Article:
The GM Creditors’ Trust Opens a Can of Worms by Nixing a Settlement

January 26, 2018

General Motors Corp. made a mess when it failed to disclose a known defect in ignition switches before filing for chapter 11 reorganization. The mess became a bigger mess when Bankruptcy Judge Martin Glenn was obliged to write a 69-page opinion on Jan. 18 explaining why he could not approve an unsigned settlement designed to deal with some of the claims resulting from faulty switches.

The Ignition Switch Fiasco

Before bankruptcy in 2009, General Motors Corp., or Old GM, had not disclosed a known defect in the ignition switches in some of its models. The switches would cut off the electrical system unexpectedly, disabling steering and air bags, causing crashes, injuries and deaths. The defect was disclosed publicly in 2014, long after Old GM had sold its business in a bankruptcy court sale to General Motors LLC, or New GM. Immediately after disclosure of the defect, plaintiffs began filing lawsuits by the hundreds against New GM because bankruptcy had left Old GM virtually bereft of assets to pay damages in full.

New GM removed suits in state courts to federal courts, where they were consolidated in a multidistrict litigation in New York. The bankruptcy court ruled in 2015 that its sale approval order in 2009 barred most of the suits, because New GM had purchased the business free and clear of claims, including successor liability.

On appeal, the Second Circuit reversed in 2016, holding that the demands of due process allowed ignition switch plaintiffs to sue New GM on some theories despite the “free and clear” provisions in the sale approval order because they were known creditors not given notice of the bankruptcy and their right to file claims against Old GM. To read ABI’s discussion of the Second Circuit’s due process opinion, click here.

As part of the sale, New GM assumed liability for post-sale product liability, personal injury and property damage claims. The same claims arising before the sale remained Old GM’s liability. Holders of pre-sale claims therefore should have filed proofs of claim to be paid from the assets left in the creditors’ trust created under Old GM’s confirmed chapter 11 plan.

The Aborted Settlement

Because they were unaware they had pre-sale ignition switch claims, some creditors elected to file late claims against the creditors’ trust, even though the bar date for filing claims was in November 2009.

Facing years of litigation over the ability to file late claims, the trust, the claimants and creditors negotiated a settlement last year that would allow the late claims and create a process for estimating the claims.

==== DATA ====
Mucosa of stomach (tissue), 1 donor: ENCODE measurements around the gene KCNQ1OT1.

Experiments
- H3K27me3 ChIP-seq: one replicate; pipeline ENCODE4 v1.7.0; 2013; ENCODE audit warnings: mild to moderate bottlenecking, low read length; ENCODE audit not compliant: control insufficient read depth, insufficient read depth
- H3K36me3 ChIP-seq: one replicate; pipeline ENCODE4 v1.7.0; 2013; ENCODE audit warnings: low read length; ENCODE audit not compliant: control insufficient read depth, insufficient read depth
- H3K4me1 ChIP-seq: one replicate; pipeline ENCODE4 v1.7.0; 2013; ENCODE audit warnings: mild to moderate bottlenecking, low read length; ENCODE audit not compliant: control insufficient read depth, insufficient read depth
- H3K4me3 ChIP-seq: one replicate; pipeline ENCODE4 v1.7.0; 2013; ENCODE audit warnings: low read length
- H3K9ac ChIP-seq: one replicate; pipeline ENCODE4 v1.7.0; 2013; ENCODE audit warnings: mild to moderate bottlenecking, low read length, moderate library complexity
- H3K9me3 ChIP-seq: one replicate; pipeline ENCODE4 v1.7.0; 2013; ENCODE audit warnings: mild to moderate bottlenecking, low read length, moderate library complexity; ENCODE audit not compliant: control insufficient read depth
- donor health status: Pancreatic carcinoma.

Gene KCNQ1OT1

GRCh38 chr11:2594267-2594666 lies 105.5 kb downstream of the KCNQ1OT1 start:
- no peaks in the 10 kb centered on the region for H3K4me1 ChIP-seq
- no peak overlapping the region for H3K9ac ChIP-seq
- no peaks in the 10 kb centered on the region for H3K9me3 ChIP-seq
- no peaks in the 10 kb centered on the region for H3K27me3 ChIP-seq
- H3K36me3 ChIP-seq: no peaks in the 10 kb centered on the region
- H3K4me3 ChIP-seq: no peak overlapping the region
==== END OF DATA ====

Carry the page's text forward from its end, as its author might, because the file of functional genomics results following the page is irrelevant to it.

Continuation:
New GM had said all along that it opposed the settlement and promised to fight approval. The settlement stuck in New GM’s craw on account of a so-called accordion provision in Old GM’s plan. If claims against the trust exceed $35 million, New GM is obliged to issue the trust about $1 billion in additional New GM stock. The settlement would have pushed total claims above $35 billion and required the issuance of new stock, thereby diluting the holdings of existing shareholders.

Throughout, the trust said it would sign the formal settlement agreement. In his Jan. 18 opinion, Judge Glenn said the creditors’ trust “jilted” the other parties to the settlement “at the last minute in favor of an alternative, purportedly more attractive agreement with New GM” where New GM, among other things, would pay the trust’s expenses in fighting the allowance of the late-filed claims.

Although the trust refused to sign the formal settlement agreement, the claimants nonetheless filed a motion asking the judge to approve and implement the settlement. The trust and New GM opposed the motion.

After a trial on the motion to implement the unsigned agreement, Judge Glenn said that all of the signatories “had agreed to all of the material terms” and had “signed off” on a written draft.

“Regrettably,” Judge Glenn said he was “unaware of any contract principle that would nevertheless enable the Court to enforce an unsigned written agreement absent a finding that they intended to be bound orally,” because the parties contemplated “that they would only be bound once the parties signed the written draft.”

The bulk of Judge Glenn’s decision is devoted to a thorough analysis of law dealing with the circumstance of when an unsigned agreement can be enforced. The opinion is worthy of reading in full text for that reason alone.

Unable to approve the settlement because it was not signed, Judge Glenn started the parties down the road for what could be years of litigation and appeals on the allowance of the late-filed ignition switch claims.

Comments that Judge Glenn made in his opinion suggest that the trust’s decision to walk out of the settlement could open new controversies. The judge said the “evidence at trial unmistakably establishes that [the creditors’ trust] and its counsel acted in bad faith in reversing course and backing out of the Settlement Agreement.” He also said that some of the testimony proffered by the trust was “not credible” and was contradicted by the witnesses’ own documents and prior statements.

The trust’s “dishonesty — or bad faith — is not lost on the Court,” Judge Glenn said.

Counsel for the creditors’ trust did not respond to a call requesting comment.

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